There’s so much misinformation about birth control. It can be hard to know what’s true and what’s false. When choosing a birth control method, be aware of common myths, and the truth behind them.

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Myth #1: Birth control always or usually makes you gain weight.

There are many personal factors that influence weight gain, and, for some, the hormones in birth control add to these factors. For most women, birth control causes no weight gain.

Myth #2: Birth control makes everyone a hormonal mess.

Everyone’s body chemistry is different, and what makes your friend miserable might work miracles for you.

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Myth #3: Hormonal birth control causes cancer.

The pill causes a very small increase in breast cancer in women under 35 years old but decreases your chances of developing ovarian and endometrial cancers by more than 50%. There are other (minimal) health risks, but cancer isn’t one of them.

Myth #4: It protects against STIs.

Condoms are the only form of birth control that offer protection against STIs. Even with condoms, there are still some STIs that you can get from skin-to-skin contact.

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Myth #5: It’s 100% effective.

Aside from abstinence, all birth control methods have a slim chance that you could still get pregnant. Most of these pregnancies are caused by the imperfect use of a birth control method. Make sure you know the proper way to use your method(s).

Myth #6: You don’t need it when you’re on your period.

Pregnancy happens around the time you are ovulating when an egg is present. Although it’s unlikely, you could still ovulate during your period. Moreover, sperm can live in a person’s body for up to 6 days, so you can get pregnant from period-sex sperm well after your period.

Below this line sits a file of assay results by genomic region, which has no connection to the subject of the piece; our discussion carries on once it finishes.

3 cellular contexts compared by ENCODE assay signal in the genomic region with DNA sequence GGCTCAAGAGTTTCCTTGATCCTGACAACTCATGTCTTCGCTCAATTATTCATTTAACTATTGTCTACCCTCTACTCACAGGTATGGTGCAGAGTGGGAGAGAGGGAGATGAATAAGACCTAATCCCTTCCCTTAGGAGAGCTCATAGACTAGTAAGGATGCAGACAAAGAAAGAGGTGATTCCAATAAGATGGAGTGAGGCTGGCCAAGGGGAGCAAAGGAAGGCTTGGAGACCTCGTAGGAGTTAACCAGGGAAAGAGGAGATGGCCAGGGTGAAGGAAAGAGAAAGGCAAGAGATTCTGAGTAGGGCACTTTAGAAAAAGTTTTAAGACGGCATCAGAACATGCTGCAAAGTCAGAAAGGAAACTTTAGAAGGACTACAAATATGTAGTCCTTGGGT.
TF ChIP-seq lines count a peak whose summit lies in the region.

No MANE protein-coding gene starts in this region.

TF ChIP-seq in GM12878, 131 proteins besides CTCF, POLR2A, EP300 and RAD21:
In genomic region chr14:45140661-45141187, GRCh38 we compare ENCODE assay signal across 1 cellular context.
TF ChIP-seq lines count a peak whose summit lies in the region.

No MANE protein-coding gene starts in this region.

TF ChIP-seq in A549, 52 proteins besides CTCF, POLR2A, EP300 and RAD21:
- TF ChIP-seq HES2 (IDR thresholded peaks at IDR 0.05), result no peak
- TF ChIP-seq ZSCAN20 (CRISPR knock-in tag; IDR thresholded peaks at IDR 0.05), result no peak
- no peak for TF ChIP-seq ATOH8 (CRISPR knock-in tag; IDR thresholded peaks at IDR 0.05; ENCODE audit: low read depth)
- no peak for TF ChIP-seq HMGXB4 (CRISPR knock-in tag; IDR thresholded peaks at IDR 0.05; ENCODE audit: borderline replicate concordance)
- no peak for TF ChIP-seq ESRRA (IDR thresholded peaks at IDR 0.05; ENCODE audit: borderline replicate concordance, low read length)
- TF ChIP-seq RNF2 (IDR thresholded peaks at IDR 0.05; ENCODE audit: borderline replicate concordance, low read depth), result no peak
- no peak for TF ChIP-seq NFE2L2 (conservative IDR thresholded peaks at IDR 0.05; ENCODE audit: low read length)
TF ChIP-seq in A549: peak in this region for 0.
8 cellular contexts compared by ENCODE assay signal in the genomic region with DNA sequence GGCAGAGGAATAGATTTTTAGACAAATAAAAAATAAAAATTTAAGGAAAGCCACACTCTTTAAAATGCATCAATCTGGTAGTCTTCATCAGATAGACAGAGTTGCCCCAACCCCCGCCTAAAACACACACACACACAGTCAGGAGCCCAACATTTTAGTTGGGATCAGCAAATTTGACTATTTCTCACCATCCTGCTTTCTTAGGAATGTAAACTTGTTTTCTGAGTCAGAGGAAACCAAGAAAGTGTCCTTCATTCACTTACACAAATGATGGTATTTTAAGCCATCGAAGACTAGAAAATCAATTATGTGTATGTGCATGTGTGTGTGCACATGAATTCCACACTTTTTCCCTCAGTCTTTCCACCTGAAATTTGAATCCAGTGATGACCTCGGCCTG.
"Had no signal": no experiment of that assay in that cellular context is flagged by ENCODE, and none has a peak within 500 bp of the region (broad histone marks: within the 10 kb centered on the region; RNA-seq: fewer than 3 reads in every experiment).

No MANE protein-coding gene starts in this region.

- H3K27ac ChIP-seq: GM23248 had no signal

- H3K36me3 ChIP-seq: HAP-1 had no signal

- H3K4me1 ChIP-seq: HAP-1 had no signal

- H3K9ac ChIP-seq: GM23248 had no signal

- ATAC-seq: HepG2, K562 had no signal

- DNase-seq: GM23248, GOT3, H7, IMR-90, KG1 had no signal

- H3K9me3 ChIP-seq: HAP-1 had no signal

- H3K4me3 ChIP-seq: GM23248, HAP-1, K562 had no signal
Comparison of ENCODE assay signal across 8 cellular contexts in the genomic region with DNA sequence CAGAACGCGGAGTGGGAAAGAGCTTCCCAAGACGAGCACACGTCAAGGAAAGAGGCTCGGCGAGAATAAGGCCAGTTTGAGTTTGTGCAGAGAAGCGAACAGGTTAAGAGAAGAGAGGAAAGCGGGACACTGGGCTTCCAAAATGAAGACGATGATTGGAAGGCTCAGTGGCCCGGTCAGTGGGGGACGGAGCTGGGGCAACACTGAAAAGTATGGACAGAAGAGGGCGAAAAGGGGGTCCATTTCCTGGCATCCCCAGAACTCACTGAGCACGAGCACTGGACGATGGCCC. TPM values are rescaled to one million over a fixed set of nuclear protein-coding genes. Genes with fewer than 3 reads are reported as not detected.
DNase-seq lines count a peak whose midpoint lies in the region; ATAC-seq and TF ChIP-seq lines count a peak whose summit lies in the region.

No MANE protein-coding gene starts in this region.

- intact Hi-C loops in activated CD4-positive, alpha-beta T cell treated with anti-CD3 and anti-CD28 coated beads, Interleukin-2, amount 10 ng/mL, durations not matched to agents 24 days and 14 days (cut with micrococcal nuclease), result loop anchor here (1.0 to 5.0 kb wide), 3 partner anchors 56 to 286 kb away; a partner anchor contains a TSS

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Myth#7: You don’t need it if you use the pull out method.

The pull-out method is surprisingly effective, but it’s not a substitute for birth control. You can still get pregnant from the sperm in pre-ejaculate, even if your partner doesn’t finish inside you.

Myth#8: It starts working as soon as you start taking it.

Typically, hormonal birth control becomes effective after one month of continuous use. Use a back-up birth control method like condoms throughout the first month of the pill.

Myth #9: It’s bad to use birth control to skip your period.

It may seem like a weird body-trick to skip your period, but it is possible and totally safe. You can jump right into your next pill pack or ring to skip your period. You may still get some spotting, but it won’t hurt your health.

Myth #10: It’s a one size fits all solution.

Each birth control method has its pros and cons. Speak with your doctor about what options are available to you. Don’t be afraid to try several methods until you find the one that is perfect for you.

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